FITSAT-1 to Write Morse Code Across The Night Sky

FITSAT-1 plans to use LED’s to signal in Morse code

The Amateur Radio CubeSat FITSAT-1 will carry an Optical Communications experiment that aims to write Morse Code across the night sky.

Kibo Robot Arm CubeSat Deployment

Kibo Robot Arm CubeSat Deployment

This innovative satellite also plans to transmit 115.2 kbps digital data in the Amateur Satellite Service 5.8 GHz band using a transmitter capable of 2 watts output.

FITSAT-1 (aka NIWAKA) is a 1U CubeSat (10*10*10cm) developed by students at the Fukuoka Institute of Technology (FIT).

In July 2012 it should be carried to the International Space Station (ISS) in the HTV-3 cargo vessel.  FITSAT-1 will then be deployed from the ISS around September by Japanese astronaut Akihiko Hoshide KE5DNI using the Kibo robot arm.

The main mission will be to demonstrate high speed data transfer from a satellite, it can transmit a VGA-size (640×480 pixel) JPEG photograph in only 5 to 6 seconds.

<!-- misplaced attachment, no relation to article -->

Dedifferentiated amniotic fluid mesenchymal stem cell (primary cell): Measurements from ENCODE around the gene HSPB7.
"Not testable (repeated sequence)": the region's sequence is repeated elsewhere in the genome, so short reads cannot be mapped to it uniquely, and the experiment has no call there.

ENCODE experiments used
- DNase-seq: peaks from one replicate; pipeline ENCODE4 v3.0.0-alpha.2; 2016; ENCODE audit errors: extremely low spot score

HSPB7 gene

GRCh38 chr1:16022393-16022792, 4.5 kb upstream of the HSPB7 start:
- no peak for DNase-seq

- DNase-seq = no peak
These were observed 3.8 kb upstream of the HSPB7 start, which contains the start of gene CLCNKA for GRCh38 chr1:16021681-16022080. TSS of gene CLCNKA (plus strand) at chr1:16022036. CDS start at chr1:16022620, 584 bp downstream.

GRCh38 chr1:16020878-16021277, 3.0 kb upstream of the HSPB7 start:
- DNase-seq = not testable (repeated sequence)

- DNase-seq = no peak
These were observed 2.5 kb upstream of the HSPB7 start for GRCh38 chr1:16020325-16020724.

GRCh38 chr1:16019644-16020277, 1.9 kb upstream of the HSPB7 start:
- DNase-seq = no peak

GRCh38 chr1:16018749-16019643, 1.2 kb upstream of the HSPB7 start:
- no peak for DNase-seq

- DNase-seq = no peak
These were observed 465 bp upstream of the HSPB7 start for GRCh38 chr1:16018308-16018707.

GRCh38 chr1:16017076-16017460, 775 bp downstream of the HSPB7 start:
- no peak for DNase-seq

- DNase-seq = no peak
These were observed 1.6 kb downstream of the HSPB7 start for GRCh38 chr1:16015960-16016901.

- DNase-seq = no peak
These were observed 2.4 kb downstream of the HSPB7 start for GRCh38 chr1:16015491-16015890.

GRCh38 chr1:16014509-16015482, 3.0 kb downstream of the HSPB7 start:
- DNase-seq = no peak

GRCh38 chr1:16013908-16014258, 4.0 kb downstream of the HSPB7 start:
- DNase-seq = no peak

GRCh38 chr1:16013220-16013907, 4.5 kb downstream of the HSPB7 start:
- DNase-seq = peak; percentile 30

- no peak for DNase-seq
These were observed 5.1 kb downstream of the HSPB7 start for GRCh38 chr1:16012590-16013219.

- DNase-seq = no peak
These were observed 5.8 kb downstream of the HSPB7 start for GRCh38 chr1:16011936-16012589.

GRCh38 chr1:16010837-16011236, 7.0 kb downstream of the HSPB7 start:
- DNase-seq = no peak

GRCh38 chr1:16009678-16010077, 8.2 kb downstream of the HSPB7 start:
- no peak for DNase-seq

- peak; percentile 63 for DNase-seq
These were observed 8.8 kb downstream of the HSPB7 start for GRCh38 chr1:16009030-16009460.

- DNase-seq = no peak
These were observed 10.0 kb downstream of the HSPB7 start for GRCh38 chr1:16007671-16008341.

Takushi Tanaka JA6AVG and FITSAT

Takushi Tanaka JA6AVG and FITSAT

The second mission is to determine if a satellite can be made to appear as an “artificial star” using high-output LEDs in flash mode. The light from this flash will be received by the ground station, which has a telescope with photo-multiplier linked to a 5.8GHz parabola antenna. This is a basic experiment to investigate the possibility of optical communication with satellites.

A UHF AX25 1k2baud transceiver will be carried for telemetry and telecommand purposes and a UHF CW beacon will also be provided. It will be deployed along with the satellites RAIKO and WE-WISH, F-1 and TechEdSat into a 350x350km 51.6deg inclination orbit.

The following downlink frequencies have been coordinated by the IARU Satellite Frequency Coordination Panel: CW 437.250 MHz, FM 437.445 MHz, High speed data 5840.00 MHz.

FITSAT-1 information, pictures and deployment movie

Kibo Robot Arm

IARU Satellite Frequency Coordination Panel pages hosted by AMSAT-UK